Written by Stephanie Davy, email@example.com Saturday, 26 April 2014 00:00
Sunday, April 13 was the perfect day for an Easter egg hunt, and Raynham Hall Museum was ready with 500 plastic eggs filled with treats placed in the yard of the museum. The hunt started at 11:30 a.m. with more than 100 excited kids and grown-ups swarming through the gate.
Theresa Skvarla, director of public relations, and Alex Sutherland, director of education, were ready. Kids were armed with baskets to fill and parents had their cameras ready for memories with the Easter Bunny.
“We have 500 eggs, which include nine special golden eggs,” said Sutherland. “These special eggs contain chocolate coins in gold foil. The kids love them.”
The two women explained the rules of the hunt to the crowd. The eggs were all in the side yard, some on the ground and some higher. There were no eggs in the back or in newly planted areas. Most of the eggs were placed on the lawn so the kids, some as young as 12 months, could find them.
Lisa Orellana’s 7-year-old twins, Ava and Jake, each found a golden egg as they filled their basket.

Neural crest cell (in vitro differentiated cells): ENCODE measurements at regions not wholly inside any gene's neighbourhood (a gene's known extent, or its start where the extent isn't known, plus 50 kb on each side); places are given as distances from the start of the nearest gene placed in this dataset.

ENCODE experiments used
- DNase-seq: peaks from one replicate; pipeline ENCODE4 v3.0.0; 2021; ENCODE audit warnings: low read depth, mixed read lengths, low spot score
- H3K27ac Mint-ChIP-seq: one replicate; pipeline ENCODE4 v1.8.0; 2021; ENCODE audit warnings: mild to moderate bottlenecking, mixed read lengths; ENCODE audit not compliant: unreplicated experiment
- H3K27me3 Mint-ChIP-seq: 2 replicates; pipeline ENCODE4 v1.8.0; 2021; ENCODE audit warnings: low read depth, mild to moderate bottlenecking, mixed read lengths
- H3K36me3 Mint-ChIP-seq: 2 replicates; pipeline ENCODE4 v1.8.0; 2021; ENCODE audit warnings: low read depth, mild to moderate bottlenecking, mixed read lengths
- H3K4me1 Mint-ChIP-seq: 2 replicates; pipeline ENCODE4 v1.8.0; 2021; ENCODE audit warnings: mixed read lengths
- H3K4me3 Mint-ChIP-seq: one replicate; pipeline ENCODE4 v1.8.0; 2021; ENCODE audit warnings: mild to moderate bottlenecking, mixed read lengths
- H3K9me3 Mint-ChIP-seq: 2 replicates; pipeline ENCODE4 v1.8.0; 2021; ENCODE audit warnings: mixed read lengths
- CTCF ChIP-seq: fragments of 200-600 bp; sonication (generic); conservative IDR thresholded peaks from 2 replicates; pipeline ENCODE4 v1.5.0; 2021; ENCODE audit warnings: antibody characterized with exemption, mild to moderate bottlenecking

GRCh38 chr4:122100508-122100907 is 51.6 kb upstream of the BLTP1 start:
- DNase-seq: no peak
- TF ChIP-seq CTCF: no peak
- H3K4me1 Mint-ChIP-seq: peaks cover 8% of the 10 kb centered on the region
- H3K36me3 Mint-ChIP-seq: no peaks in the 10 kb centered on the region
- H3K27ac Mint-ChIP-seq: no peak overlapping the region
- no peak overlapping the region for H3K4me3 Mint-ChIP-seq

Orellana said, “I’ve toured the museum before and I love it here. This is our first Easter egg hunt, and we are having a great time.”
Little Miles Moligano is 1 year old. Four-year-old brother Joey brought him eggs, and volunteer Emily Lattanzio gave Miles a lollipop. Gena Moligano grew up in Oyster Bay, and has enjoyed the Easter egg hunt for several years. “Joey goes to the same pre-school that I attended over 20 years ago here in Oyster Bay. It’s a great place.”
After the hunt, the museum offered a class in Pysanky egg painting. Pysanky is a centuries old Ukrainian style of painting designs on eggshells. Anita MacDougall set up stations for the eight students who’d signed up for the workshop.
She said, “I became interested in the art of Ukrainian egg painting about 30 years ago. My children and I would paint the eggs. Now we have wonderful keepsakes. Then we used a tool to apply hot wax to resist different colored dye, and followed design patterns. Today the kids can use Sharpie markers to make their designs.”
The eggs had been pierced, and their contents emptied through the small holes. The kids chose designs, outlined picked their colors, and applied the Sharpie colors on the eggshells.
Volunteers for the museum included Emily Lattanzio and Isabella Skvarla. Raynham Hall is located at 20 West Main St. in Oyster Bay. For information on programs, events and collections, visit raynhamhallmuseum.org or call 516-922-6808.